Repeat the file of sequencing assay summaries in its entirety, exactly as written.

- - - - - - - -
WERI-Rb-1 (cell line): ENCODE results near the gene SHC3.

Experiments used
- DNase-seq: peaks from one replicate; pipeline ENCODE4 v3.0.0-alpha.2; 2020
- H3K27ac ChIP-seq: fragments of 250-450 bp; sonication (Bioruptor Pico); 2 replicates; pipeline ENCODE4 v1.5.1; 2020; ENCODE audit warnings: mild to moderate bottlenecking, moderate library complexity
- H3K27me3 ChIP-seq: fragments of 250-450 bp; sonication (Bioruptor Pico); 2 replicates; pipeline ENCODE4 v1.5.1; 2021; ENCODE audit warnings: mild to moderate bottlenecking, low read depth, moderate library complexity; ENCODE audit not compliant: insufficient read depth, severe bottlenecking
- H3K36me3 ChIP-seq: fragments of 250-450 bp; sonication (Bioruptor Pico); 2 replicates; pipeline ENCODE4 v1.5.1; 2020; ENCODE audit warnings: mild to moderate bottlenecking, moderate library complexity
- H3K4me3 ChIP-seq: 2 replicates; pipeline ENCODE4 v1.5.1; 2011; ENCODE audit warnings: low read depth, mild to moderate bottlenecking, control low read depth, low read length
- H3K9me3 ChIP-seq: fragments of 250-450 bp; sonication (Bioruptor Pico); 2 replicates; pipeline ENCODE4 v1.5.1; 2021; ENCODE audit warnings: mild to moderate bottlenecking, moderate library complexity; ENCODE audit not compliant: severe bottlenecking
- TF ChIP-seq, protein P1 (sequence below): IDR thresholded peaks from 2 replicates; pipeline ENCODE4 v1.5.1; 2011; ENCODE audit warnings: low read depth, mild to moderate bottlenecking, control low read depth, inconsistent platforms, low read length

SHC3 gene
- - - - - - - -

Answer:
WERI-Rb-1 (cell line): ENCODE results near the gene SHC3.

Experiments used
- DNase-seq: peaks from one replicate; pipeline ENCODE4 v3.0.0-alpha.2; 2020
- H3K27ac ChIP-seq: fragments of 250-450 bp; sonication (Bioruptor Pico); 2 replicates; pipeline ENCODE4 v1.5.1; 2020; ENCODE audit warnings: mild to moderate bottlenecking, moderate library complexity
- H3K27me3 ChIP-seq: fragments of 250-450 bp; sonication (Bioruptor Pico); 2 replicates; pipeline ENCODE4 v1.5.1; 2021; ENCODE audit warnings: mild to moderate bottlenecking, low read depth, moderate library complexity; ENCODE audit not compliant: insufficient read depth, severe bottlenecking
- H3K36me3 ChIP-seq: fragments of 250-450 bp; sonication (Bioruptor Pico); 2 replicates; pipeline ENCODE4 v1.5.1; 2020; ENCODE audit warnings: mild to moderate bottlenecking, moderate library complexity
- H3K4me3 ChIP-seq: 2 replicates; pipeline ENCODE4 v1.5.1; 2011; ENCODE audit warnings: low read depth, mild to moderate bottlenecking, control low read depth, low read length
- H3K9me3 ChIP-seq: fragments of 250-450 bp; sonication (Bioruptor Pico); 2 replicates; pipeline ENCODE4 v1.5.1; 2021; ENCODE audit warnings: mild to moderate bottlenecking, moderate library complexity; ENCODE audit not compliant: severe bottlenecking
- TF ChIP-seq, protein P1 (sequence below): IDR thresholded peaks from 2 replicates; pipeline ENCODE4 v1.5.1; 2011; ENCODE audit warnings: low read depth, mild to moderate bottlenecking, control low read depth, inconsistent platforms, low read length

SHC3 gene